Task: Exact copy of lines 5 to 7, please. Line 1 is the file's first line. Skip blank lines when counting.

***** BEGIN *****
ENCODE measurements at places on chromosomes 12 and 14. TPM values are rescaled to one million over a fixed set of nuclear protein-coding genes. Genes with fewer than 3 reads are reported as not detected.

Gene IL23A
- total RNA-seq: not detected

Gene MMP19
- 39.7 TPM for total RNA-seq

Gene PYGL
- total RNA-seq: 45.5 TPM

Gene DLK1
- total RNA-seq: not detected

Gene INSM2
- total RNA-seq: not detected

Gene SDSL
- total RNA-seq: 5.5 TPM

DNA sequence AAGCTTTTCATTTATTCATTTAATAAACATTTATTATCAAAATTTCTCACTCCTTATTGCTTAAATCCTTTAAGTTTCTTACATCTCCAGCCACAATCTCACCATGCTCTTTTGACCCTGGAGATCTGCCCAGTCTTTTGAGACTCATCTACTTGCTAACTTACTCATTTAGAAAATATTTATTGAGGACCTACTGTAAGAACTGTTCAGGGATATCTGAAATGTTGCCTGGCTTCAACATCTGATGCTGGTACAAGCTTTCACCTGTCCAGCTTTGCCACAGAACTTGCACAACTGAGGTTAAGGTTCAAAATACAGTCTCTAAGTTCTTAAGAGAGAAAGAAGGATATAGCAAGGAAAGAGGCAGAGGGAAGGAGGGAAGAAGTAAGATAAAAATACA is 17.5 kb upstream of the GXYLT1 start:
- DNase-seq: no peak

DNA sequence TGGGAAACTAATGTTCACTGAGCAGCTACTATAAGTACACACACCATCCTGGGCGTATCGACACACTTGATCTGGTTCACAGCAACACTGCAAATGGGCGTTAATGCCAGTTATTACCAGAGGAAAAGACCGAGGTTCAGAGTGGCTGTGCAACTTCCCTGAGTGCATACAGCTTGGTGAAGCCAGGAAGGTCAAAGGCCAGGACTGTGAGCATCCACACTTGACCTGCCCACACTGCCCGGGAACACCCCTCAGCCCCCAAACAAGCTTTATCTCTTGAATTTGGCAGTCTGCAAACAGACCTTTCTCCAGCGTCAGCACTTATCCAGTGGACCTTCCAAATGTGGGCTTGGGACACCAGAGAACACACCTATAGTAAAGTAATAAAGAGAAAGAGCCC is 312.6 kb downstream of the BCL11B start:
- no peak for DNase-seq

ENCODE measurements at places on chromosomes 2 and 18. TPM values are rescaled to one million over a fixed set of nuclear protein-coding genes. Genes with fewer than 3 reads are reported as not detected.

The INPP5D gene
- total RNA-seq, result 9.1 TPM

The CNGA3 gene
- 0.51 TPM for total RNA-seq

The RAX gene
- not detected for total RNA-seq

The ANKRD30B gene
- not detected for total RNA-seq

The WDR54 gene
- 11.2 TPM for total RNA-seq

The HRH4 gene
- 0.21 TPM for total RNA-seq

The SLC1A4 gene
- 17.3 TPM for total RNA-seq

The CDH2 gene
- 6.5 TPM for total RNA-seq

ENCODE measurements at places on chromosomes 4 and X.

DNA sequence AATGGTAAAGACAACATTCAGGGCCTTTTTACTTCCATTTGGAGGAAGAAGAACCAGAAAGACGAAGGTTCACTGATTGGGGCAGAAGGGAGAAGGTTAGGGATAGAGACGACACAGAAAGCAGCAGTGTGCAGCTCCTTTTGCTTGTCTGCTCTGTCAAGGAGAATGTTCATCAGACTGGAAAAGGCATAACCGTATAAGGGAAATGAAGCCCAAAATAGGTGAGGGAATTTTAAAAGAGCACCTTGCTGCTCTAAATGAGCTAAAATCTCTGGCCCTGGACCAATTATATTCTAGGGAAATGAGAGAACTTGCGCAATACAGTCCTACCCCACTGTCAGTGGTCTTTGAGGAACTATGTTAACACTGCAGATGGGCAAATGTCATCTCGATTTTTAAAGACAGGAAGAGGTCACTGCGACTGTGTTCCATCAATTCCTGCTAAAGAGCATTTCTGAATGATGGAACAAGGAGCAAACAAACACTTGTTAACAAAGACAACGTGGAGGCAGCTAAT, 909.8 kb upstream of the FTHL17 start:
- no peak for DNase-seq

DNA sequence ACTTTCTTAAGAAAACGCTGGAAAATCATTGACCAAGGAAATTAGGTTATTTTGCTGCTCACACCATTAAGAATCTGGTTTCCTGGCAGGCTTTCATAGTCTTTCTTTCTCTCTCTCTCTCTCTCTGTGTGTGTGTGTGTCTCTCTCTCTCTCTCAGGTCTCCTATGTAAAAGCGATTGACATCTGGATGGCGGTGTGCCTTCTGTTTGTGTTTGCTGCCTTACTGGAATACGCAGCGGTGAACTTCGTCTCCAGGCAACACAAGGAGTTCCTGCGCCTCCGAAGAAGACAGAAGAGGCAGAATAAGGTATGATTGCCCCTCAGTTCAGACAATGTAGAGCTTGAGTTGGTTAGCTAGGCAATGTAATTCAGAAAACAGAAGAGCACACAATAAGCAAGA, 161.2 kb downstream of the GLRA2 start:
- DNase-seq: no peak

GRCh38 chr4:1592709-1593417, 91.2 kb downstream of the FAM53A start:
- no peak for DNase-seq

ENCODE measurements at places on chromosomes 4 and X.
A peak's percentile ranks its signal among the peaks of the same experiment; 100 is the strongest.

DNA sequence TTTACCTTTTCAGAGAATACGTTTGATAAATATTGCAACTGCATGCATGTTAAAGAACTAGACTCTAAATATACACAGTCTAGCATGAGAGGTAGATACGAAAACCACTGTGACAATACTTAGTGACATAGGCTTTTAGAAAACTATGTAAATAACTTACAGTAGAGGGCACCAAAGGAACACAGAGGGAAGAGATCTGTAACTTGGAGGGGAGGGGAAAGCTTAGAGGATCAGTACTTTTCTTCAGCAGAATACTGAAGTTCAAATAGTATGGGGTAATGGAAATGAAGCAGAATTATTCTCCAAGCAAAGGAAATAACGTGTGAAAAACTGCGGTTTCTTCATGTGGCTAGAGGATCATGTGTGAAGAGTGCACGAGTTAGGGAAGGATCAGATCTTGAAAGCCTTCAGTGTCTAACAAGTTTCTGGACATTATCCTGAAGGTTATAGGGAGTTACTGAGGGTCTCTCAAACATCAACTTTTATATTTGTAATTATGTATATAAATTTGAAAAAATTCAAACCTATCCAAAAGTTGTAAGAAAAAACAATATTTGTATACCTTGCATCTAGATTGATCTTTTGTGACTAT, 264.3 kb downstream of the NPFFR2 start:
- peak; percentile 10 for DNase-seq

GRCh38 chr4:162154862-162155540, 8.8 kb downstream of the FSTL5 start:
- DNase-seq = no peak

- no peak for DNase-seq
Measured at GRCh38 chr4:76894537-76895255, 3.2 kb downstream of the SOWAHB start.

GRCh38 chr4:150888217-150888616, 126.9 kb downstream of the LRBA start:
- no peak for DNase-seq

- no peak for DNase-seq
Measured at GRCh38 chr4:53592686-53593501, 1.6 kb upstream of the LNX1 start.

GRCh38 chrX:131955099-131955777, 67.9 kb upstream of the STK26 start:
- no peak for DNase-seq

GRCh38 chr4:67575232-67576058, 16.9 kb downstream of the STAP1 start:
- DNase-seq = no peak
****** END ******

- 39.7 TPM for total RNA-seq

Gene PYGL
- total RNA-seq: 45.5 TPM